Influences of the jazz and the North-American musicThe musical styles of North America, the Europe and the Caribbean exchanged information and influenced the ones the others during centuries. It is however at the time of the last century that we find the influences reciprocal most notable, especially between the North-American jazz and the cuban music.
- Il has there several factors which led to these reciprocal influences:
- L' incorporation of religious traditions of Africa in the cuban music.
- L' adaptation of the style of the Brass band S European soldiers in the popular instrumentation.
- Le harmonic development and innovations made by the European impressionists, mixed with the African harmonies (like the ranges Pentatonique S and " blue").
The invention of the radio in the years 1920, as well as the development of the industry of recording of the discs and talking film was going to develop the taste of the listeners and to make it possible the cuban music to know a world famous. She played even a great part like source of innovation and inspiration. She influenced the foreign styles just like she had succeeded in assimilating and incorporating foreign influences. That result in a style almost indistinguable of its counterparts " étrangères".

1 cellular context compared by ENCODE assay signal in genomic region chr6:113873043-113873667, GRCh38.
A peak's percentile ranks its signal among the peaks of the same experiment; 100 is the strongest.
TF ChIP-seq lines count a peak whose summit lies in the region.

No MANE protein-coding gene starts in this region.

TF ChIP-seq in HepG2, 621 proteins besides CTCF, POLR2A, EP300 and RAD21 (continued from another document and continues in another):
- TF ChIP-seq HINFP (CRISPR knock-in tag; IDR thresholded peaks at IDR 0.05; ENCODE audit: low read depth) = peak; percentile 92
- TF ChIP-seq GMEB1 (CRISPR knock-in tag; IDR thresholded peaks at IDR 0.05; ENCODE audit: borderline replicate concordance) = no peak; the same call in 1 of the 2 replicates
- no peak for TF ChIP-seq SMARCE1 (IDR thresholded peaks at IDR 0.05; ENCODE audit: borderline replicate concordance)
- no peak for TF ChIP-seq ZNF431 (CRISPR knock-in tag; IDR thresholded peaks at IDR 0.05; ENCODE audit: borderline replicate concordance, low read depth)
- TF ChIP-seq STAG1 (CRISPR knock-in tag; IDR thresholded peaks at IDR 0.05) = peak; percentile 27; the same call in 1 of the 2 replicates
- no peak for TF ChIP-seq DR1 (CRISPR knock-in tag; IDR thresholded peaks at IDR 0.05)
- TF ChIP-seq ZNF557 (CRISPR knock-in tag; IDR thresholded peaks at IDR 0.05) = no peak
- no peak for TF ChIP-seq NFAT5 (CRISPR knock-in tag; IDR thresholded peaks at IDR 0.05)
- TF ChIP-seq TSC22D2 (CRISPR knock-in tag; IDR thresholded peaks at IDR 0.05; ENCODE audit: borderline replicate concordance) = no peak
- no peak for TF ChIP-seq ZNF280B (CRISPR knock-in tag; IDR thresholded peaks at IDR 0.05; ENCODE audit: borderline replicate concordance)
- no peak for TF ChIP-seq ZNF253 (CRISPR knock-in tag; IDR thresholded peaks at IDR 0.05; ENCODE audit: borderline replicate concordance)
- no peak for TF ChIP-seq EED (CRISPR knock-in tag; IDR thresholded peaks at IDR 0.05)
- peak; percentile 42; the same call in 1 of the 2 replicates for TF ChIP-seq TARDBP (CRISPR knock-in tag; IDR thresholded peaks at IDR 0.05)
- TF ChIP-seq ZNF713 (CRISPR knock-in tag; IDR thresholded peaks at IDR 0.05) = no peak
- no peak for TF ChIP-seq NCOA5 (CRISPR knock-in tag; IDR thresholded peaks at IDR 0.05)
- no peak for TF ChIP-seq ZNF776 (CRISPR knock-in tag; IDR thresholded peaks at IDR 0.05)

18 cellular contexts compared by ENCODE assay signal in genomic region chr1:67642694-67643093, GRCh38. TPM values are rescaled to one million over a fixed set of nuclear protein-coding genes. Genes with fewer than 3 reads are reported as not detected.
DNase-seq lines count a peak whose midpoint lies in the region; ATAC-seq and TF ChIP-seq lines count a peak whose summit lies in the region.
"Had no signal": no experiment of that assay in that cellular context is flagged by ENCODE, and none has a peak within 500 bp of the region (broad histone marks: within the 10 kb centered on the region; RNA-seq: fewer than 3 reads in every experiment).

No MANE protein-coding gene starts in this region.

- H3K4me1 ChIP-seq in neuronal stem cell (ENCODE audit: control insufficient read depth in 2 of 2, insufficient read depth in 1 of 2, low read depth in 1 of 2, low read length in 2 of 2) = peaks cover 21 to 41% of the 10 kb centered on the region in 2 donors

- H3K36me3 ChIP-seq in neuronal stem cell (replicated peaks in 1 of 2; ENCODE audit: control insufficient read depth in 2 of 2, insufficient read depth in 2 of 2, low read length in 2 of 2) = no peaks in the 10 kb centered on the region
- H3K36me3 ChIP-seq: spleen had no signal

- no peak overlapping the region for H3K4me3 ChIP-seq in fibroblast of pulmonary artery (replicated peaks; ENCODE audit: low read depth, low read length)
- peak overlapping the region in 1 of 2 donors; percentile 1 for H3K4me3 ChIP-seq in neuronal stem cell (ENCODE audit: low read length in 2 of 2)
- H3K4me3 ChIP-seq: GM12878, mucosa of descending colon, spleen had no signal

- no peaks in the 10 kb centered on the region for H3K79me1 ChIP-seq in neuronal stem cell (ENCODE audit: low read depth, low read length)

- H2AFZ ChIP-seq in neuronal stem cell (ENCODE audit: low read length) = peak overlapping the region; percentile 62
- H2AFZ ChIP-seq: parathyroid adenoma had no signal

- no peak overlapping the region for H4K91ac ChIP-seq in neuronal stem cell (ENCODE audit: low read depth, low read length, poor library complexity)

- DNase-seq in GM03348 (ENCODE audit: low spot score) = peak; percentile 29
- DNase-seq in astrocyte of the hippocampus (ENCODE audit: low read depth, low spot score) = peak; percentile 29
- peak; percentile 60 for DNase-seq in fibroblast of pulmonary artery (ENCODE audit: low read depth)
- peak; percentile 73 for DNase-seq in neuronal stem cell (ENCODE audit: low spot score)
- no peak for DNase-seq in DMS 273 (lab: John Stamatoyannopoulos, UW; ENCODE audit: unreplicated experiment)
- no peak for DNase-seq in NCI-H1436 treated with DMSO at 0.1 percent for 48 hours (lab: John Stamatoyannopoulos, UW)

The Jazz and the music of the Caribbean share a parallel development, especially owing to the fact that the New-Orleans, the cradle of the Jazz, belonged to the community of the Caribbean. About the years 1930, the cuban music and that of Puerto Rico were established with New York and were spread through the the United States. This Latin Musique had a deep influence on the North-American music, influences which remains still today. The constant evolution of this music gave rise to musical forms like the Cubop, the Latin jazz, the salsa, the Latin rock'n'roll and the Latin fusion. It was also spread in kinds like the Rhythm and blues, the Rock-and-roll and even the Rap.